It may turn out that the solution to the main user problem is not a complicated customer portal, but a simple form that will streamline only the most difficult single process. Write down all the ideas. Even if you will not be able to implement them all at once, they can serve as a list of subsequent phases of product development.

Create a prototype

You can make clickable mock-ups, in black and white, which will simulate the look of the Customer Self-service portal, micro-interactions and transitions between different pages. The main advantage of mock-ups is that the person who analyses them can focus on the type of information, the way it is conveyed and the whole process, rather than on the look of the system (colours, images, or fonts used).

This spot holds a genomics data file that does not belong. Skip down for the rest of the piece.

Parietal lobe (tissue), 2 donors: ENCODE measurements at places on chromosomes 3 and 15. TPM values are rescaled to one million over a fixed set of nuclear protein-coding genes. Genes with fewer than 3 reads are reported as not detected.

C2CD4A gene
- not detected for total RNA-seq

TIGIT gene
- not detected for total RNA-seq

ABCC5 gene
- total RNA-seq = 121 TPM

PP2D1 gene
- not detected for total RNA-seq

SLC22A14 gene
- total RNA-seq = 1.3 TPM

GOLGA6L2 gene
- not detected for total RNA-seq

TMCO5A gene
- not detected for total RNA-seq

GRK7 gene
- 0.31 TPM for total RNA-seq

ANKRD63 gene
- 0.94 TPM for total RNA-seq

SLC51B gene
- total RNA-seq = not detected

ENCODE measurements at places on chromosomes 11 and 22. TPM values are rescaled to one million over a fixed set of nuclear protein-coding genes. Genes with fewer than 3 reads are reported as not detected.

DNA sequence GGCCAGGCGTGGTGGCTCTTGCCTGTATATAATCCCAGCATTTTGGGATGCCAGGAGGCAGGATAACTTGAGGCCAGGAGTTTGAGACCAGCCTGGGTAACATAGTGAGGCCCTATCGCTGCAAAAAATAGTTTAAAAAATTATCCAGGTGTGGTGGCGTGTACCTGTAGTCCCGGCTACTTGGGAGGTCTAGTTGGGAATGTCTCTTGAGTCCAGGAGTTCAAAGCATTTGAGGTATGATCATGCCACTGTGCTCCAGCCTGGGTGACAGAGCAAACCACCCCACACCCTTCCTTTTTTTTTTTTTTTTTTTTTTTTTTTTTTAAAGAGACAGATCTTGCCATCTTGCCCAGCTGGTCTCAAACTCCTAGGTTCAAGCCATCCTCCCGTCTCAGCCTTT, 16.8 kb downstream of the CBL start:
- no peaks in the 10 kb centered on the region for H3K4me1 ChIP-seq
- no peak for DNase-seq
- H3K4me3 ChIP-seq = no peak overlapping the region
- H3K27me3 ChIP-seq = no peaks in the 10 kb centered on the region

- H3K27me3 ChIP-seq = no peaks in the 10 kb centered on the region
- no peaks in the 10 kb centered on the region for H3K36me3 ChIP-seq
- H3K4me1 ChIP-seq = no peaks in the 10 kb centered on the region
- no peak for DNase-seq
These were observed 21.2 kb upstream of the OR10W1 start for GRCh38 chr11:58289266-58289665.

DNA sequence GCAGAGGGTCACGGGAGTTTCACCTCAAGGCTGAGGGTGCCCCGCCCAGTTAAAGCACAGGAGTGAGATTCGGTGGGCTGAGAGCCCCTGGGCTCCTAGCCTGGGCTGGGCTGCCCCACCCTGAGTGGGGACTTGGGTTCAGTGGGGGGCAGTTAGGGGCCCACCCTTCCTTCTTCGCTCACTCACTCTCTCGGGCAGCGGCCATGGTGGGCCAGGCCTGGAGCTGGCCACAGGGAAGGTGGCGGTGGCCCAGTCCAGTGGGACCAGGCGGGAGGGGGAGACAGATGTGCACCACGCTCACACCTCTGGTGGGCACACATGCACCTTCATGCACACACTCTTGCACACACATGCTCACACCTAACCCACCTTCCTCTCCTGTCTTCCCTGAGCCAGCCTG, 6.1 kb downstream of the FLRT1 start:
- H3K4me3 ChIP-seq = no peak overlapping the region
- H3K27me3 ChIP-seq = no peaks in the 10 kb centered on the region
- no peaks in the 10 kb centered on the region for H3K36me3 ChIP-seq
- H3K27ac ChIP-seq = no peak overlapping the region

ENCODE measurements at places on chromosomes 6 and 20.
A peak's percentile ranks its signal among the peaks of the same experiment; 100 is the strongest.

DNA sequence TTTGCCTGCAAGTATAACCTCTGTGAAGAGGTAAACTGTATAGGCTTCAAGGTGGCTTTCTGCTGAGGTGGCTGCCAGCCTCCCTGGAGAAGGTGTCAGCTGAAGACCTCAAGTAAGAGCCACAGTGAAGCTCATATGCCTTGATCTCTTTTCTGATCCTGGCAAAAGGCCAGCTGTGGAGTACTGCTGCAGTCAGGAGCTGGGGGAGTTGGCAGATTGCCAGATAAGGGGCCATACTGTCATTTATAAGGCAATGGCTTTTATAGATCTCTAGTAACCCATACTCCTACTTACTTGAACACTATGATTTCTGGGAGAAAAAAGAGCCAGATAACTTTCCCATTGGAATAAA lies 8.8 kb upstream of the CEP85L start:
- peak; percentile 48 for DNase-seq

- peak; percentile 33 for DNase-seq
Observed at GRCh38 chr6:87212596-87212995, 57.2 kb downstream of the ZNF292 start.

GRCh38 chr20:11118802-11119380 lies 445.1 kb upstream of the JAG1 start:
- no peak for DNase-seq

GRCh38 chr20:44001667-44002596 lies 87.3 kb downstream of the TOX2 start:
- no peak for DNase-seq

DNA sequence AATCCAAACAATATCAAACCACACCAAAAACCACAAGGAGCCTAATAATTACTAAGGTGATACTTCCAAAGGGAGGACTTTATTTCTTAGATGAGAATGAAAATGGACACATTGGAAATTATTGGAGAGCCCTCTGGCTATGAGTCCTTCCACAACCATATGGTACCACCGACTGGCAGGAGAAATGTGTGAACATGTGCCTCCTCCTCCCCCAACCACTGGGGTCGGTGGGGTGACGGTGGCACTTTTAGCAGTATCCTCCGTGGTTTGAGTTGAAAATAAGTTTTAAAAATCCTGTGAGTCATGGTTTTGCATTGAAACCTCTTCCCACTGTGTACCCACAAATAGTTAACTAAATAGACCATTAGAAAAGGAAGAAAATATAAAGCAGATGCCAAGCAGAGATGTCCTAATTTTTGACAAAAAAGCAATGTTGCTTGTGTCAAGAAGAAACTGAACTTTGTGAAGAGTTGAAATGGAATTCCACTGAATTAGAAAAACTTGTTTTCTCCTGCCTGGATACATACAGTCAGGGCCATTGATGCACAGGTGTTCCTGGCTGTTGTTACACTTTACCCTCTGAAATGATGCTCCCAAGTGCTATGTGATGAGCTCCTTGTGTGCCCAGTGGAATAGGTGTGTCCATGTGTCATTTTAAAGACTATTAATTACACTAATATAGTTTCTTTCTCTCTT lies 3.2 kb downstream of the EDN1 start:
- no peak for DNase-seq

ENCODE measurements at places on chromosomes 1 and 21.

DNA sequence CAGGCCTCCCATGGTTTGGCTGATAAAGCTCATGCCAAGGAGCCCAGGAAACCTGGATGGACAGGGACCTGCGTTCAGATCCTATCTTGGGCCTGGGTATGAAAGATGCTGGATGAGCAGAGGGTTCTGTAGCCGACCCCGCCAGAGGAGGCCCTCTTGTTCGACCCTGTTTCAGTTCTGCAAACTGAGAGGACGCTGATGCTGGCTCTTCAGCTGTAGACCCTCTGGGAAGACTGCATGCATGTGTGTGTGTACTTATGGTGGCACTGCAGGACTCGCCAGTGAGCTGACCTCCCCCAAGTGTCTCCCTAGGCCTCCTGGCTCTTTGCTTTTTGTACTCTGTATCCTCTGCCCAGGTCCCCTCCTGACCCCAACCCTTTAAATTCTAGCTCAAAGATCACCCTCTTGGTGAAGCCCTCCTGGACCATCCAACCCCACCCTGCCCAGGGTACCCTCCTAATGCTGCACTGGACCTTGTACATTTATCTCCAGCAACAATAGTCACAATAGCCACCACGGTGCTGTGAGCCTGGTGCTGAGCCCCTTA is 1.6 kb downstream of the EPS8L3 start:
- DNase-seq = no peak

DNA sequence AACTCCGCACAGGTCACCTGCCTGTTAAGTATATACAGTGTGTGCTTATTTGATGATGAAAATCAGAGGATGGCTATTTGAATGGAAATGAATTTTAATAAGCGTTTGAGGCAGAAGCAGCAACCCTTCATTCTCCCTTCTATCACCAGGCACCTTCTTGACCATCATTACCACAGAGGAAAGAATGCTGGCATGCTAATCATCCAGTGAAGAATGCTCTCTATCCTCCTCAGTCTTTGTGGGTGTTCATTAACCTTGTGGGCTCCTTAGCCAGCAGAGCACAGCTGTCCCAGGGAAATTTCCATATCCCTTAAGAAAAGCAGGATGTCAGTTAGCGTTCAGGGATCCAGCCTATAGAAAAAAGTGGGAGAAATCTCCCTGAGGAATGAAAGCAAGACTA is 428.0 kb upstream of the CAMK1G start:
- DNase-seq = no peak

Test the prototype

Get feedback from potential customers. You can do this by organising usability tests, where the user performs certain actions on the site according to a pre-developed test plan. If using your customer portal does not require specialised knowledge (for example, specific use cases in a financial application), you can do so-called guerilla testing. To do this, go to a cafe or other public place to ask people for their opinion. If you have the opportunity, do several rounds of testing. Between rounds, adjust the prototype and see how users react to them.

Create a client portal

Now you can focus on developing the Customer Self-service portal. If the people responsible for the technical aspects have been involved in the whole project until now, feasibility issues should not arise at this point. Involving a technology partner in the entire design process of the Customer Self-service portal is very important, as it helps avoid additional costs, delays and inconsistencies between the design and the final system.

One final piece of advice – after the system has been implemented and put into the hands of users – ask questions, do research, analyse data, and make changes as necessary. In short, continue to develop the solution according to the needs of your customers.